The “Sweet Spot” with Sable Frame CineGrey® 3D Commercial Projector Screens

with No Comments

By Dave Rodgers (Marketing Manager of Elite Screens Inc.)

 

Residential and Commercial projector and screen installations often follow the same rules for optimal image performance and this is definitely true in regards to ambient room lighting.  Ambient light rejecting (ALR) screens have become the norm since fewer big-screen environments involve a dark room.

SweetSpot Ambient light rejecting (ALR) screens

The most common ALR screens are typically angular reflective and that means that if the mounting the projector or screen either too high or too low it may have a negative effect on picture performance. New innovations in building design means that ceiling heights may be atypical from the 8-12-foot ceilings commonly used in residential architecture.  Although has worked hard to produce materials that provide superb performance even with off-axis projection, here are some pointers on getting the absolute industry-best performance levels from your projector and screen. With all this in mind, what would be the ideal “sweet spot” for the projector and screen in regards to the room’s seating arrangement. This video entails the value of ALR (Ambient Light Rejecting) and CLR (Ceiling Light Rejecting) materials and their proper placement in the home theaters and media rooms of today. For further reference on the product itself the ALR screen selected for this video is the Sable Frame C3D (ER100DHD3).+

 

Proper alignment of projector of ALR

 

Enter the Sable Frame Cinegrey 3D® (ER100DHD3)

In this demonstration, we are using Elite’s Sable Frame Cinegrey 3D® ambient light rejecting screen.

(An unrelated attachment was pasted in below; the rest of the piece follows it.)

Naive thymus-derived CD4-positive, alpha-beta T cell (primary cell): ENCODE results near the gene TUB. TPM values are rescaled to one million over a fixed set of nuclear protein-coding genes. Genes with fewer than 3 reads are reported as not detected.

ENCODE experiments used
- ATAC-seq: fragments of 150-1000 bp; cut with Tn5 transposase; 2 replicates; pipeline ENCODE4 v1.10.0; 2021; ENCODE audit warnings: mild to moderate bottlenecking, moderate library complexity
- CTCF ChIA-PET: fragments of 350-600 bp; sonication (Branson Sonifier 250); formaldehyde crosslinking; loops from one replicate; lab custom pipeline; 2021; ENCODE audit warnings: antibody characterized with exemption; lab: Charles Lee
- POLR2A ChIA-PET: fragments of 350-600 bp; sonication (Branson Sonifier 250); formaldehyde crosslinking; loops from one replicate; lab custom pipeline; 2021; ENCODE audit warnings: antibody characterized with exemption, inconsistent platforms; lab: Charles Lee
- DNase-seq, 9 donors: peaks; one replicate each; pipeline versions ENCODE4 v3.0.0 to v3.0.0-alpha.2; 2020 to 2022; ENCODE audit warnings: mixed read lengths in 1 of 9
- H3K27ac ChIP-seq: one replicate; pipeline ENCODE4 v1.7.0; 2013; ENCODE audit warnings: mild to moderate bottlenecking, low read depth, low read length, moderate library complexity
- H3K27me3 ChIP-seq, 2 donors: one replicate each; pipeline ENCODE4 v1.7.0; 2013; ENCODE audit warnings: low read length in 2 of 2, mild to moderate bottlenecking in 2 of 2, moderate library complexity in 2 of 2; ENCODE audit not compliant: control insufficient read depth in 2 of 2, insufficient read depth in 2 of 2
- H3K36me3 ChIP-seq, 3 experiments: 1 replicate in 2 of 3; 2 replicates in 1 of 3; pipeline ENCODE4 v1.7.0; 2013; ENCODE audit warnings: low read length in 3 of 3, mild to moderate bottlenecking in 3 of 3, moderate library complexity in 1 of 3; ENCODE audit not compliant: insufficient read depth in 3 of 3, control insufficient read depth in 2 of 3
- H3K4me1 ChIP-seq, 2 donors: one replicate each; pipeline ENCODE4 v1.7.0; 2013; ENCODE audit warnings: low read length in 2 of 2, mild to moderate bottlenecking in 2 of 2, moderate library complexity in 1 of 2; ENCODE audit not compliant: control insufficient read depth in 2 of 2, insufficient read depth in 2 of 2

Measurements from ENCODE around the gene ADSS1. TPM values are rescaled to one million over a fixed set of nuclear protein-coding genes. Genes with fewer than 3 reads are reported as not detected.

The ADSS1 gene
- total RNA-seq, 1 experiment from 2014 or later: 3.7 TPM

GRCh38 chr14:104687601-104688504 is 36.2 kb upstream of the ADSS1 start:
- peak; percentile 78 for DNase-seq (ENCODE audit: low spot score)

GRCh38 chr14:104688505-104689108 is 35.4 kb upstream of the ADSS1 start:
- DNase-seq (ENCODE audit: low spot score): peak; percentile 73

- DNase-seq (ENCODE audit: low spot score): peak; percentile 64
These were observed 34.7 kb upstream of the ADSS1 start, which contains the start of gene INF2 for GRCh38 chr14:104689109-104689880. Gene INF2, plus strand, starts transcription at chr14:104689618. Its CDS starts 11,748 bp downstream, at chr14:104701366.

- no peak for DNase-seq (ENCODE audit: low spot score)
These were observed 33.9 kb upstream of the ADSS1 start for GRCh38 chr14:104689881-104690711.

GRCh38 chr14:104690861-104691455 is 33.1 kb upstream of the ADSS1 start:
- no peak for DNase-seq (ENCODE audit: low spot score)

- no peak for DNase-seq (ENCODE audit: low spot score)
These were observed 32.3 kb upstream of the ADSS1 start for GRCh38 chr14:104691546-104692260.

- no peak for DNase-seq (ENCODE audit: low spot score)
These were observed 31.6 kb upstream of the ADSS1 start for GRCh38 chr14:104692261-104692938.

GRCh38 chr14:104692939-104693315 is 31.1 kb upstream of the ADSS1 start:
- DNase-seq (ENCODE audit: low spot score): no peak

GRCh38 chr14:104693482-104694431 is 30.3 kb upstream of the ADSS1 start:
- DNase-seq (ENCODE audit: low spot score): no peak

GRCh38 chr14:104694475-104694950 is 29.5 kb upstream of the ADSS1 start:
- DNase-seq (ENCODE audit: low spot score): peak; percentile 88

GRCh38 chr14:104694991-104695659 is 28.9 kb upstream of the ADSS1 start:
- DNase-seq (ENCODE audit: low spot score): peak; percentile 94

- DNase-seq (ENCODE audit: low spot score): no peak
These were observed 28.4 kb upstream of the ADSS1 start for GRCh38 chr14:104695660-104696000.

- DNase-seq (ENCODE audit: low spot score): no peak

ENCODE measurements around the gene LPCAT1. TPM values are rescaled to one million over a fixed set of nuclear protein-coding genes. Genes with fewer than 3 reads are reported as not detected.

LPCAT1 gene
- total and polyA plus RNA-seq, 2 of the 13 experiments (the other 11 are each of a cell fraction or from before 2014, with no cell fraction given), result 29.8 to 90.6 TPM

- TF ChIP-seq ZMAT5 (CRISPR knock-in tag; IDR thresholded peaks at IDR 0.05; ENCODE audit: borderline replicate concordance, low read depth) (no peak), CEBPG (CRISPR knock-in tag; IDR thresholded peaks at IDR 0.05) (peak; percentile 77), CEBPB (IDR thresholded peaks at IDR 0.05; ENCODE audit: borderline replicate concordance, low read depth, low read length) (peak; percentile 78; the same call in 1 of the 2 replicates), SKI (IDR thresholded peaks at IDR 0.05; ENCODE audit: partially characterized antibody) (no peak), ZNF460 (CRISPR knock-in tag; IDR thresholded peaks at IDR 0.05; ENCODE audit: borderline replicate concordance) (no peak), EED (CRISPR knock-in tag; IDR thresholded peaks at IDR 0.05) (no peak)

Sable Frame Cinegrey 3D® ambient light rejecting screen

Matte white materials are unsuitable for use in normal room lighting since the image will be washed out by ambient light. The Cinegrey 3D® material mitigates wash-out effect to give you a bright picture. However, the best way to get the most performance from your projector and screen is to:

  • Make sure your screen is at its optimal height.
  • Align your projector’s vertical axis so that your eyes are within the angle of getting the most brightness.

 

Finding the “Sweet Spot” for optimal video performance

 

The Ideal projection screen height setting is to have the viewer’s eyes align about 1/3 of the way up from the bottom of the screen. For a seated audience, this point of focus is roughly 42-48” from the floor-up.

The ideal viewing distance from the screen surface is at about 3-times the screen’s height. This is the most optimal for head and neck alignment and will ensure that the viewer gets the most from the picture.

Animation of Projector alignment

(Animation of Projector alignment)

Although it may be difficult to see the diminished brightness if you are vertically off axis, it’s still best to follow these guidelines for maximum effect.

Ceiling-mounted projectors will typically align with the top of the screen and throw within a 30° angle of incidence to the screen’s center. If the projector is placed too high, the bottom of the picture will come up dull.

 

Perfect Ceiling-mounted projectors

A table-mounted projector should align with shooting from the viewer’s seated torso level just over the viewer’s head. This will ensure that the angle of incidence to the screen’s center is generally within 30°. Setting the projector far too low will inevitably give you duller image quality near the top of the screen.

 

Too high ceiling-mounted projectors

Your projector height setting is crucial but it’s not rocket science to get it right.  Following the basic steps will ensure picture perfect quality with your installation.

Follow David:

Dave Rodgers is a guest writer for numerous publications and the Marketing Manager for Elite Screens Inc., with over 20-years experience in the AV and wireless communications industries. He travels worldwide playing an active role with international business development and is regularly consulted in matters of branding and new business development. David has made numerous television, radio and editorial appearances providing installers and Do-It-Yourselfers with easy solutions toward creating larger-than-life big screen applications.

error: Content is protected